Pro Tip: Turn Trash into Food.

Hey everyone! For my first post I wanted to do something simple. I am going to show you how to make biodegradable seed starters from empty toilet paper rolls. This is a great way to save money and reuse something that might otherwise become trash. It is also very easy; you can crank out a garden’s worth of these in no time.

I came across this idea a while ago on Pinterest and was taken by its simple genius. Then I promptly forgot about it.

We officially started planting our spring garden last week, which reminded me of the seed starters. I did some more research and found this lovely video. While you could leave the tubes open like in the pin, I like the idea of creating a bottom, it feels more portable.

Of course, to do this you will need lots of rolls, depending on the size of your garden. I was already saving rolls to make some wall art, as seen on Pinterest. My art projects always seem to find themselves on the back-burner, so here we go!



Squash the roll in half making sure to crease the edges. Line up the creases and squash again. Cut the tube in half.

On each half, cut along the crease lines about 1/2 in, creating flaps. Fold flaps in and crease (this helps create a flatter bottom). Fold flaps like you would a box top.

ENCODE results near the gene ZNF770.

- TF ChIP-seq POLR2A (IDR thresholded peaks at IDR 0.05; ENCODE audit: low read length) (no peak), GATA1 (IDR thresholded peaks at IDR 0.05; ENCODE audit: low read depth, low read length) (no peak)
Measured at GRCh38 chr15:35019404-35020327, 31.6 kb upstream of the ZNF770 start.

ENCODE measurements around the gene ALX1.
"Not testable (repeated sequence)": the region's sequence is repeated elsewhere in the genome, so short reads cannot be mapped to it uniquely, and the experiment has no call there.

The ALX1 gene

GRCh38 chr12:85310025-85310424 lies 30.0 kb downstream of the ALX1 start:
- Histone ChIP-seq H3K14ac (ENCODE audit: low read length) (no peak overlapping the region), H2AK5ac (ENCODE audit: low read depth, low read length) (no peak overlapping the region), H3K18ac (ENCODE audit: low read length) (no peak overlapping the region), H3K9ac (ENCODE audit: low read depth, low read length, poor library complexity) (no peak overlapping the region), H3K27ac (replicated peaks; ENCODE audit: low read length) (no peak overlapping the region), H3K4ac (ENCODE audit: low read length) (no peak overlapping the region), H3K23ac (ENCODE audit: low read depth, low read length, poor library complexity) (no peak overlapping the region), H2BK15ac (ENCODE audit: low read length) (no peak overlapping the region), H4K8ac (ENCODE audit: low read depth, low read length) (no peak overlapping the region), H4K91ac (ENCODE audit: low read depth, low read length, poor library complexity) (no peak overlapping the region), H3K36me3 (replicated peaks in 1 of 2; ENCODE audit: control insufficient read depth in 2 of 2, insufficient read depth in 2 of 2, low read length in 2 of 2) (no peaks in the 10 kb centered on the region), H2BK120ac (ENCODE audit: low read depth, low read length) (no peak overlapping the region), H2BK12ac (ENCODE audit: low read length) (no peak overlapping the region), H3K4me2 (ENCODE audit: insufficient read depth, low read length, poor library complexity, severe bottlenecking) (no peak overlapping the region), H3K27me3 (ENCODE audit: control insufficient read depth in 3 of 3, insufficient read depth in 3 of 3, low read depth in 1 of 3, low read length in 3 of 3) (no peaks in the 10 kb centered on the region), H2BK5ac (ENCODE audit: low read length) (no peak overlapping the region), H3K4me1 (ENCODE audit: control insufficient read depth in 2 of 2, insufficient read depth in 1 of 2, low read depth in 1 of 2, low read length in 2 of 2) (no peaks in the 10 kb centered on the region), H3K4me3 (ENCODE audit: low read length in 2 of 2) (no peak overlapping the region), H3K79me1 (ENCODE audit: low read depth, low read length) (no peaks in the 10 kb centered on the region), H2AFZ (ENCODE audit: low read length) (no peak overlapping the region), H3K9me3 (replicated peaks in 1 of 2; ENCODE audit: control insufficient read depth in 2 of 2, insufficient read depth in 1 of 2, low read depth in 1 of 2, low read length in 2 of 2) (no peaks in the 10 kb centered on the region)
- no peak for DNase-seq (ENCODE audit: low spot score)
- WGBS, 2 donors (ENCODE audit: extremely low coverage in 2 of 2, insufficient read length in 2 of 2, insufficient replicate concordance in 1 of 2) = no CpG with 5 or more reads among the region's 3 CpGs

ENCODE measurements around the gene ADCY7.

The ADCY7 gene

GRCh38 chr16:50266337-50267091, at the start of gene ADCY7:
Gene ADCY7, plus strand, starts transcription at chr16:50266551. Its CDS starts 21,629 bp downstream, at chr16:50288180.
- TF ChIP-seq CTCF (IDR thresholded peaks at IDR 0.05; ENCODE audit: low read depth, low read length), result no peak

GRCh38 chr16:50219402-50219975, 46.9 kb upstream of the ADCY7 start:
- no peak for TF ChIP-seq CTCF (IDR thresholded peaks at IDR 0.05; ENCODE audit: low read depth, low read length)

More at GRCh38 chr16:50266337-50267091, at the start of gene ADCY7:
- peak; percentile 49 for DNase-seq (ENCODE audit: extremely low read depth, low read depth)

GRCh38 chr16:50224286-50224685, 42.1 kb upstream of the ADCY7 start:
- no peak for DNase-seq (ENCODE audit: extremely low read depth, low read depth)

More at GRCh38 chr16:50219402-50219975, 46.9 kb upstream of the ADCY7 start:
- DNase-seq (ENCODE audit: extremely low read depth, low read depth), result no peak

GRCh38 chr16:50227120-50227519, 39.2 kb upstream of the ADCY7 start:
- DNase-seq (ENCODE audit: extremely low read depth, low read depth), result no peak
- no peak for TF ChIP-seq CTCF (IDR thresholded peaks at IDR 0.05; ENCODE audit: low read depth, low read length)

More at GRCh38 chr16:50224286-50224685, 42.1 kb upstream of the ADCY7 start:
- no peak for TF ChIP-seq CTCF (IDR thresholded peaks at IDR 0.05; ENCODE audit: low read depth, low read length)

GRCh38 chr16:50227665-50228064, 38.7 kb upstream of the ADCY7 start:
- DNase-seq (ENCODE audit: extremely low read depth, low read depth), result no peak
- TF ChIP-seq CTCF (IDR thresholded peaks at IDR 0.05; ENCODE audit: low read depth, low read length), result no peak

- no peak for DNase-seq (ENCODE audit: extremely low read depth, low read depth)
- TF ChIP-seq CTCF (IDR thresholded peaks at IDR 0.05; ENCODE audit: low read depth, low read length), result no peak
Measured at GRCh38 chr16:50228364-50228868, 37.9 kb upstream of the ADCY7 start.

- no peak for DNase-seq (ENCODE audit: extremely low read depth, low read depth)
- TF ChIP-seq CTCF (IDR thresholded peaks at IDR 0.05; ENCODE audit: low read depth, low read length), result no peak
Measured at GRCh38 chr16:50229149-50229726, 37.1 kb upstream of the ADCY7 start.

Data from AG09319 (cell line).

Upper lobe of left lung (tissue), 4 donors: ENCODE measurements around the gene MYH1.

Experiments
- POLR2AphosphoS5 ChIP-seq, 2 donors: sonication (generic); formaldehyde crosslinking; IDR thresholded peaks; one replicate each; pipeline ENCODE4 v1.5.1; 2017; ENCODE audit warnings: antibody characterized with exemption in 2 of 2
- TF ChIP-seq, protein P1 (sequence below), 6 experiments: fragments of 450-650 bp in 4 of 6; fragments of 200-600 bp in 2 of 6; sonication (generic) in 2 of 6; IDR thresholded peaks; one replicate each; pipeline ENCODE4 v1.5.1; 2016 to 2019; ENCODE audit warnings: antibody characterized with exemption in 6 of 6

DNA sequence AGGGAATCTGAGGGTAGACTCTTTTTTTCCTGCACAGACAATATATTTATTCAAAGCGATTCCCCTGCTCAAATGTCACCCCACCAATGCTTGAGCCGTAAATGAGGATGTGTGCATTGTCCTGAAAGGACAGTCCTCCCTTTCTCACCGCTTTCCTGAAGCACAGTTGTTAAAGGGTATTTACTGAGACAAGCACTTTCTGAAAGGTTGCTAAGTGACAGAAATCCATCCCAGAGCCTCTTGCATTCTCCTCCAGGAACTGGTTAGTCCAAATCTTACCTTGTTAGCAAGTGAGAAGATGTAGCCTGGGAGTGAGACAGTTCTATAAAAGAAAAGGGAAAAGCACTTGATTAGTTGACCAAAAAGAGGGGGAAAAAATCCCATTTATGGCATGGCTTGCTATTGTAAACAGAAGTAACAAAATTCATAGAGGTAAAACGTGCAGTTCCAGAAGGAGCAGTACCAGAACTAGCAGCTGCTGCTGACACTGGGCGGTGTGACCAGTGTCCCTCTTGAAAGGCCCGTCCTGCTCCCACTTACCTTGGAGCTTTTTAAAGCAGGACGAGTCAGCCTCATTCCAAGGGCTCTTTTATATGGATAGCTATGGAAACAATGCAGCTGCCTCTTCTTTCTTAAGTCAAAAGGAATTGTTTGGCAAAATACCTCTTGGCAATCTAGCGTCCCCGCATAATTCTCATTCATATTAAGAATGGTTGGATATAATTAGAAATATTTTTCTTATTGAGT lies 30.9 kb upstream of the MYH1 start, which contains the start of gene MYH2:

You now have two cute little containers for your plants!


This is pretty self explanatory, but I took pictures, so, deal. Set the starters on a tray and fill with dirt.

Add seeds. Top off and water. Done!

And that is how to use toilet paper rolls to start your garden!


I labeled mine with tape and a permanent marker.  I have seen some people write directly on the tubes, but I was afraid it would disappear with time.  I watered them with a turkey baster so I wouldn’t end up with a bunch of water pooled at the bottom.  We want the rolls to disintegrate, but not before we get them in the ground!  You can tell they need watering when the sides are dry.

When you are ready to transplant (times vary, but when plants are a few inches high) dig a hole, open the bottom flaps and drop the whole thing in. The tube will eventually decompose. **DISCLAIMER** This is my first time doing this, so I haven’t actually witnessed the break down, but it makes sense to me.

This discovery was random, but I’m so glad I found it. I’m actually a little disappointed I didn’t think of it myself. We’ve been doing this gardening thing for a few years now, but have never successfully started our own plants. We tried some trays from Walmart a few years ago, but that was so discouraging, I haven’t attempted it since.

I know this was short and sort of thrown together, but I’ll get the hang of it…I’m excited to be a contributor!



2 thoughts to “Pro Tip: Turn Trash into Food.”

  1. heard you on the Jack Spirko program. you might check out some pictures on my facebook were I use a ironing on my facebook where I use a clothes iron in some little oil to put my greenhouse film up.

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